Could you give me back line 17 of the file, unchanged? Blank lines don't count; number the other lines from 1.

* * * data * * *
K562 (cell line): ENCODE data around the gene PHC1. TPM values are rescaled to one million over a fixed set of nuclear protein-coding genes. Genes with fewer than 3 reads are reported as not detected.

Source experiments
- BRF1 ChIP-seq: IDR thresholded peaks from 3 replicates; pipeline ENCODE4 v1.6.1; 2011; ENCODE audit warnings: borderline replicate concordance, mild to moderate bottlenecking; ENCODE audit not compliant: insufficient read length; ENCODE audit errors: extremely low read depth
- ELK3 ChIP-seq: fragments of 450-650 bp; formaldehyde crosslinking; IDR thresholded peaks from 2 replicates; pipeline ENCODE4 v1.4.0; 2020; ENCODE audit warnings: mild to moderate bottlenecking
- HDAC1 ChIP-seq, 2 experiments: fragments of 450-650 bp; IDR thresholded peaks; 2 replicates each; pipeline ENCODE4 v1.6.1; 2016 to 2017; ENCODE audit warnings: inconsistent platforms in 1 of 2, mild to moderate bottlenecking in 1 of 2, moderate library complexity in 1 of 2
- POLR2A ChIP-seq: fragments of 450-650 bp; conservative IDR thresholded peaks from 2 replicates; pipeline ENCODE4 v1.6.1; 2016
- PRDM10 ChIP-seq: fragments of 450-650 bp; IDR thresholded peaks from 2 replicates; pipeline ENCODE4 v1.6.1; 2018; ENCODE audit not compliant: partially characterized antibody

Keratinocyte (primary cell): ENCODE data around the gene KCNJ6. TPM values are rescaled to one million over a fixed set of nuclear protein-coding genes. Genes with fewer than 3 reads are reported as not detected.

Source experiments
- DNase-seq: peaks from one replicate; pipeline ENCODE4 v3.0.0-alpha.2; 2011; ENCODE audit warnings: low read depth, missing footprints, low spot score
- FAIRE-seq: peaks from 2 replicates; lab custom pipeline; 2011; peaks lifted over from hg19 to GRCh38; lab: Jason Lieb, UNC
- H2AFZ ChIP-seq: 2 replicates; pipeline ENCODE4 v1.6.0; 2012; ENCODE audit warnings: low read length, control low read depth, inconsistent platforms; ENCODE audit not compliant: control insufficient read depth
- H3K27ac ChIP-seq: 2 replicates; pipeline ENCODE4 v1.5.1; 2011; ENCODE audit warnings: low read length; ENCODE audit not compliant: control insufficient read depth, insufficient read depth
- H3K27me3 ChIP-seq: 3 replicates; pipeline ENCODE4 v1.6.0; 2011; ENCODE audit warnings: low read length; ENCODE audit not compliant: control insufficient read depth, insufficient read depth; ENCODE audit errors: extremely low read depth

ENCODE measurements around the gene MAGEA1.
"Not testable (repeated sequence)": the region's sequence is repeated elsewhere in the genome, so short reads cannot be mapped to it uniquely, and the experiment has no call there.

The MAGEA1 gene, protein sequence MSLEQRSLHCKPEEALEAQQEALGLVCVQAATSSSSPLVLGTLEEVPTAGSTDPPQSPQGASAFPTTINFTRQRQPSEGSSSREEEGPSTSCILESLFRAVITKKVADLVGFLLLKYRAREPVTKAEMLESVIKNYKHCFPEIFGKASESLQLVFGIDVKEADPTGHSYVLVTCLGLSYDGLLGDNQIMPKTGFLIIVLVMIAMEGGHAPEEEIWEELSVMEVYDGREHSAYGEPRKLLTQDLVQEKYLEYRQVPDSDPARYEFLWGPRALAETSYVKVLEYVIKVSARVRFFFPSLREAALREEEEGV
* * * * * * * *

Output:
The MAGEA1 gene, protein sequence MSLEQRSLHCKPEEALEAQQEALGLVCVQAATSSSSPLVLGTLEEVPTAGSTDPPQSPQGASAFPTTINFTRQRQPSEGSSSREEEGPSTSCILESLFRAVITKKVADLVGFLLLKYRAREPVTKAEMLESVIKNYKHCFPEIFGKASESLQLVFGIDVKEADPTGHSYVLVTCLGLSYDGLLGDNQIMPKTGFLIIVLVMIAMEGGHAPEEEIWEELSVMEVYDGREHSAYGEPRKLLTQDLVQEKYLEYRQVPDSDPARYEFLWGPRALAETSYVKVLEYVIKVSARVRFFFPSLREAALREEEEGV